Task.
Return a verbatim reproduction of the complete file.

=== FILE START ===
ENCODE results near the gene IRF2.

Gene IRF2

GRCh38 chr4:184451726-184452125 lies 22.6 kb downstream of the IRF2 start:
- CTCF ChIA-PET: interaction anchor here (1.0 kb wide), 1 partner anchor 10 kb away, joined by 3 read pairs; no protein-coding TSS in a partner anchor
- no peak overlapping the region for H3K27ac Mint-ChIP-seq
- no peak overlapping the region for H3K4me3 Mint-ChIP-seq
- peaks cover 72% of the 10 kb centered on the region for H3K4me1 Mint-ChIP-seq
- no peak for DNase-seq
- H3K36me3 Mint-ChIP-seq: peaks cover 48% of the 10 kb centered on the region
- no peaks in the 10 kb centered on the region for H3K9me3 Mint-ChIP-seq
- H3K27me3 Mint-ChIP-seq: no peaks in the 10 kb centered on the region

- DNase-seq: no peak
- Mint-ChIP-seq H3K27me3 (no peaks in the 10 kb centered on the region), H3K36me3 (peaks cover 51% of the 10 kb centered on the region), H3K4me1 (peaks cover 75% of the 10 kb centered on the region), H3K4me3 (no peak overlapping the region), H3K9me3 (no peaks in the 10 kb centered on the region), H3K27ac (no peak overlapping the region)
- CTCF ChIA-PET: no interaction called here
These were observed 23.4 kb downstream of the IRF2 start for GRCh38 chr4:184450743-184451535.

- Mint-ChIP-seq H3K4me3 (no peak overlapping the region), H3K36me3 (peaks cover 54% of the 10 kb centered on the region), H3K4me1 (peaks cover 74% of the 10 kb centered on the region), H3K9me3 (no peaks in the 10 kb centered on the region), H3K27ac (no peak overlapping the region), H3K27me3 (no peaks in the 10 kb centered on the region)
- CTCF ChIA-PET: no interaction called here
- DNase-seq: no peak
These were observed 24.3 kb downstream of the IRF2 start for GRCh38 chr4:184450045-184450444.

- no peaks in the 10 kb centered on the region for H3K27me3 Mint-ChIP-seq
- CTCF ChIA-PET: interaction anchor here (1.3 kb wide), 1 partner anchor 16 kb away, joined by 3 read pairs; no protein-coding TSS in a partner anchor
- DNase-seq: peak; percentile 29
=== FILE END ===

ENCODE results near the gene IRF2.

Gene IRF2

GRCh38 chr4:184451726-184452125 lies 22.6 kb downstream of the IRF2 start:
- CTCF ChIA-PET: interaction anchor here (1.0 kb wide), 1 partner anchor 10 kb away, joined by 3 read pairs; no protein-coding TSS in a partner anchor
- no peak overlapping the region for H3K27ac Mint-ChIP-seq
- no peak overlapping the region for H3K4me3 Mint-ChIP-seq
- peaks cover 72% of the 10 kb centered on the region for H3K4me1 Mint-ChIP-seq
- no peak for DNase-seq
- H3K36me3 Mint-ChIP-seq: peaks cover 48% of the 10 kb centered on the region
- no peaks in the 10 kb centered on the region for H3K9me3 Mint-ChIP-seq
- H3K27me3 Mint-ChIP-seq: no peaks in the 10 kb centered on the region

- DNase-seq: no peak
- Mint-ChIP-seq H3K27me3 (no peaks in the 10 kb centered on the region), H3K36me3 (peaks cover 51% of the 10 kb centered on the region), H3K4me1 (peaks cover 75% of the 10 kb centered on the region), H3K4me3 (no peak overlapping the region), H3K9me3 (no peaks in the 10 kb centered on the region), H3K27ac (no peak overlapping the region)
- CTCF ChIA-PET: no interaction called here
These were observed 23.4 kb downstream of the IRF2 start for GRCh38 chr4:184450743-184451535.

- Mint-ChIP-seq H3K4me3 (no peak overlapping the region), H3K36me3 (peaks cover 54% of the 10 kb centered on the region), H3K4me1 (peaks cover 74% of the 10 kb centered on the region), H3K9me3 (no peaks in the 10 kb centered on the region), H3K27ac (no peak overlapping the region), H3K27me3 (no peaks in the 10 kb centered on the region)
- CTCF ChIA-PET: no interaction called here
- DNase-seq: no peak
These were observed 24.3 kb downstream of the IRF2 start for GRCh38 chr4:184450045-184450444.

- no peaks in the 10 kb centered on the region for H3K27me3 Mint-ChIP-seq
- CTCF ChIA-PET: interaction anchor here (1.3 kb wide), 1 partner anchor 16 kb away, joined by 3 read pairs; no protein-coding TSS in a partner anchor
- DNase-seq: peak; percentile 29